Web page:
There are many claimants for the first telescope. Amongst these are the claims placed at the doors of Bacon and Digges. The Bacon claim is very sketchy, boiling down to one sentence and is easy to dismiss.

The Thomas Digges claim seems more accomplished. From what I gather the main objection is that the claimed performance is much greater than what was possible with the technology of the day combined with the theoretical refraction limit.

But could this be just Elizabethan hyperbole - figure of speech that was typical during the era? It made things appear closer, but not to the extent that a literal interpretation of the descriptions would suggest?


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It all depends on your definition of a telescope.

Digges absolutely built some sort of device that was capable of magnifying objects. It seems that is agreed upon. But the divide is really about whether or not this was a telescope. Some historians shrug it off as little more than a powerful spyglass; others herald it as the first telescope.

There are several accounts that attest to the device's power. Here, Digges' son is quoted as saying

"..... my father by his continual pain-full practices [practical experiments], assisted with Demonstrations Mathematicall, was able and sundrie Times hath by proportionall Glasses duly situate in convenient angles, not onely discovered things farre off, read letters, numbered peeces of money with the very coyne and superscription thereof, cast by some of his freends of purpose uppon Downes in open fields, but also at seven miles declared what had been doon at that instant in private places....."

So it could see things from seven miles off. Here, though, the same quote is discussed and considered mere exaggeration. It does analyze another testimony, from William Bourne:

Yet I am assured that the Glasse that ys grounde, beeynge of very cleare stuffe, and of good largeness, and placed so that the beame dothe come thorowe, and so reseaved into a very large concave lookinge Glasse, that yt will shewe the thinge of marvelous largenes, in a manner uncredable to bee believed of the common people.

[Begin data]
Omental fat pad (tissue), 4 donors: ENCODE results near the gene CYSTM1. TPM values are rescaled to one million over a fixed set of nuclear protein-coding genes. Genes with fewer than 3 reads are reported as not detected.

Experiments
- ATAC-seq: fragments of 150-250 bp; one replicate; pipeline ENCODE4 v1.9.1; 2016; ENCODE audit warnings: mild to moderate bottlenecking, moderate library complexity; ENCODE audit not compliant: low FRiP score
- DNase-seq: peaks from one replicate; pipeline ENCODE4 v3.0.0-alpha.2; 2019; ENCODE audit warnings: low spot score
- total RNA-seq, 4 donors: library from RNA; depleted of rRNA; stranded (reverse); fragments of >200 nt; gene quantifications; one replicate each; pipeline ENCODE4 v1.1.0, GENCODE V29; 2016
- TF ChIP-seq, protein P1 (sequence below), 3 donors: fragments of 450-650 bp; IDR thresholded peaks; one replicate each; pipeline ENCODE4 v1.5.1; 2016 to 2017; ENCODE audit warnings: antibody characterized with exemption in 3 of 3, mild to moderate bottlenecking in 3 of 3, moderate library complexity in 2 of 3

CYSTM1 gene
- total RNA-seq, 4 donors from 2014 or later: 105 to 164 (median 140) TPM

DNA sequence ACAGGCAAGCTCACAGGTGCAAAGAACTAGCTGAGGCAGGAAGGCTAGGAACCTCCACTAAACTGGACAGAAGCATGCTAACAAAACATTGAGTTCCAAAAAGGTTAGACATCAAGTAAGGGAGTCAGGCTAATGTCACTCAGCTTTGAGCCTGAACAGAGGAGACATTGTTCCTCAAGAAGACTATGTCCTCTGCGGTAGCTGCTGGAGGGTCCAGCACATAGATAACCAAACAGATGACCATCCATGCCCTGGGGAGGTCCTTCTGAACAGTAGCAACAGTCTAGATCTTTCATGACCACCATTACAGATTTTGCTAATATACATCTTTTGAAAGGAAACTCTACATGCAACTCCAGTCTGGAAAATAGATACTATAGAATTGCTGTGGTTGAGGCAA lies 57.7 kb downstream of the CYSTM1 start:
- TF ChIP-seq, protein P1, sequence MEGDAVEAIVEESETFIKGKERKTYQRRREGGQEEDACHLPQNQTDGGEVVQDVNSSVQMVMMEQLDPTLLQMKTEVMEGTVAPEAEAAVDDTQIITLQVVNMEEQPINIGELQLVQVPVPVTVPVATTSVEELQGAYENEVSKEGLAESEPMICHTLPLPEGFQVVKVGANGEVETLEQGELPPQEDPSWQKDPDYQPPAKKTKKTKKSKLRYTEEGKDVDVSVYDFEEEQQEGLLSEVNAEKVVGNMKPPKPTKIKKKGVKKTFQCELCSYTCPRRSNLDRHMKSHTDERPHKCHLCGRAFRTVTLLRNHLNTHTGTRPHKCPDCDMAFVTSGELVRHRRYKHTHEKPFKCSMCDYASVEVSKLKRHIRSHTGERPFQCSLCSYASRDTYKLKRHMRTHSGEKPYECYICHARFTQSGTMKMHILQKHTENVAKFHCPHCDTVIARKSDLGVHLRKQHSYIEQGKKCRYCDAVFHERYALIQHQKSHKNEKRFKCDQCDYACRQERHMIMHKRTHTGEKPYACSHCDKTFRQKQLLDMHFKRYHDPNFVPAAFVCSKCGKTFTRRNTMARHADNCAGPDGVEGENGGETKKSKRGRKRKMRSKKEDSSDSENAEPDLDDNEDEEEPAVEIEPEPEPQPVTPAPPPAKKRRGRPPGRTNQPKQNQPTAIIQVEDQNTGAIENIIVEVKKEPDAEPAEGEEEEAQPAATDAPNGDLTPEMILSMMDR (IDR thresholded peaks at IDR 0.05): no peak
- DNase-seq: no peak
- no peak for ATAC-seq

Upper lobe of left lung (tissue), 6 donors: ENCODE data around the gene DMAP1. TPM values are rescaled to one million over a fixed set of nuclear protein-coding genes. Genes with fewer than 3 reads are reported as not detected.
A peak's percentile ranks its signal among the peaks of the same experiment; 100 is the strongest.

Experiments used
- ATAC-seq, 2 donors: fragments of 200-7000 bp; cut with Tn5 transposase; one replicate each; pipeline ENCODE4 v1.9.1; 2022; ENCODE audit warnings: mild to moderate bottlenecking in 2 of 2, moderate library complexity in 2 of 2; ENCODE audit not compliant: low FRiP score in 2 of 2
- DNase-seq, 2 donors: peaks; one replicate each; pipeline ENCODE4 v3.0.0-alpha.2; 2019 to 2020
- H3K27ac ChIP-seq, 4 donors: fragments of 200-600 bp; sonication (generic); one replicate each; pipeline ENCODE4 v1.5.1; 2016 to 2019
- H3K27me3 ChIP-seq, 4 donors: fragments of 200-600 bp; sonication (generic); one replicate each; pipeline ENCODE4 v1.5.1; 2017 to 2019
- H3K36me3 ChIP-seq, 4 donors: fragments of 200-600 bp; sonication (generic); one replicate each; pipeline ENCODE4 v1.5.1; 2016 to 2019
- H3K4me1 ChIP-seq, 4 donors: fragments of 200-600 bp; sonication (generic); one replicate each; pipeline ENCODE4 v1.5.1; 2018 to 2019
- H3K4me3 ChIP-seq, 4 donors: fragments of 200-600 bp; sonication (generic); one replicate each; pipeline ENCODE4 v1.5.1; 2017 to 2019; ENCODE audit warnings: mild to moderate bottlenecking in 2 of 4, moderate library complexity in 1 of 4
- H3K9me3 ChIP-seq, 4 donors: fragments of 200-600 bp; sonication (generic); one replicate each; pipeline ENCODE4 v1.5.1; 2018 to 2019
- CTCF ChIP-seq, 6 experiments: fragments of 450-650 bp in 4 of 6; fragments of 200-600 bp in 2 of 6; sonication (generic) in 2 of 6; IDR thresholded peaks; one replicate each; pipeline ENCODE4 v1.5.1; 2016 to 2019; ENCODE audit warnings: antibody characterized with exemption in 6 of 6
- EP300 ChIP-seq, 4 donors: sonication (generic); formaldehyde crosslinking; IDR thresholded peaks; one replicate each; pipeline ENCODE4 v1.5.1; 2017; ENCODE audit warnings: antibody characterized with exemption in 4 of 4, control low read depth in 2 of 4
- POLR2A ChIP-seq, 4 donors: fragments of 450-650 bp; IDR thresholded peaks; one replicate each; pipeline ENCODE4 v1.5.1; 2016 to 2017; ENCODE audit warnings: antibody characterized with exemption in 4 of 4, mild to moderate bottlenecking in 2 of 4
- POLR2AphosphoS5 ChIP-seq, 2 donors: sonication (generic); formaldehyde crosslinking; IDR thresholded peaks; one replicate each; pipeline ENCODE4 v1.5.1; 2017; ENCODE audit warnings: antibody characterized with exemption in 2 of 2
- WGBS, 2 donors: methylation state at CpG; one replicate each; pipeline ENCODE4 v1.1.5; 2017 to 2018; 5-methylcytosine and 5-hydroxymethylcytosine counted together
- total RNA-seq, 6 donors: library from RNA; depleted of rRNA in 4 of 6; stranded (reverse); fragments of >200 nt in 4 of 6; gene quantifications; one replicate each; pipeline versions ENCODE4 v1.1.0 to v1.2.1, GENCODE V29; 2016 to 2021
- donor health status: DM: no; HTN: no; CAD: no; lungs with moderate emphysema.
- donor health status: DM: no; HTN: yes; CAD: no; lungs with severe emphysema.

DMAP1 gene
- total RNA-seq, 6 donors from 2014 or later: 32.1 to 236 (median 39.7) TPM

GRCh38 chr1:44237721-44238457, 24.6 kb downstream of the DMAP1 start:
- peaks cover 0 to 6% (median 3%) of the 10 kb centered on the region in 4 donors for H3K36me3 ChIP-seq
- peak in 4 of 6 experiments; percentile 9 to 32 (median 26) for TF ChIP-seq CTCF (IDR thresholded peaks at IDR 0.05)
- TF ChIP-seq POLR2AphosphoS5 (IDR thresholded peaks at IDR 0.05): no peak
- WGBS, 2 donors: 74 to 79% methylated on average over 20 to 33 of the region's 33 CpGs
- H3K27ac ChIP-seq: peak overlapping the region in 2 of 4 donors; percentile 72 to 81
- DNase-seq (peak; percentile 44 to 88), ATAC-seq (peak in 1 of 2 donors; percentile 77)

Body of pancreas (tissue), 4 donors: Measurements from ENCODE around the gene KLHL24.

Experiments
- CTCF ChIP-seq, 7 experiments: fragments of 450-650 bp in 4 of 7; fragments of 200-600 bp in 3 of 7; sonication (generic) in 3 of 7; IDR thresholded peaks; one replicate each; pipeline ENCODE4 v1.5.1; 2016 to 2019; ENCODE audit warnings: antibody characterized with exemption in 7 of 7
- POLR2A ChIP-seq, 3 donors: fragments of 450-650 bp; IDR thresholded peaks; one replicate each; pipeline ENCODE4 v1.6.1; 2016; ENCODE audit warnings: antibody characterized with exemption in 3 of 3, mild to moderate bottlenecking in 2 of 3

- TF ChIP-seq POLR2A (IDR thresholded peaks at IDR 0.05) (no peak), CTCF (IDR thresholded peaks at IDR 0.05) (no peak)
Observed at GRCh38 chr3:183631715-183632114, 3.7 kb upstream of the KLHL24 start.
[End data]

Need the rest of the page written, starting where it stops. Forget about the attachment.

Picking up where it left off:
This is from a report, commissioned by Queen Elizabeth I, by an independent, outside observer.

The Wikipedia page on Digges ends with this:

However, the construction of lenses to the required optical precision would have been very difficult in the 16th century, and the construction of an adequate mirror would have been much harder still. It is doubtful that Digges built a successful instrument, and the optical performance required to see the details of coins lying about in fields, or private activities seven miles away was far beyond the technology of the time.

So it is likely that Digges built a device capable of magnifying objects at a distance (although probably not seven miles), but it would have been fairly rudimentary, and not much like a telescope today.

By comparison, Galileo's telescope was much more powerful. His first one could only magnify an object 3x, but his final version could magnify an object 30x. That's fairly powerful! A piece of writing 7 one inch tall that was seven miles away would appear to be 30 inches tall. When you think about it, that's a huge improvement. And, after all, Galileo used it to discover some of Jupiter's moons. I highly doubt Digges' device was capable of that!


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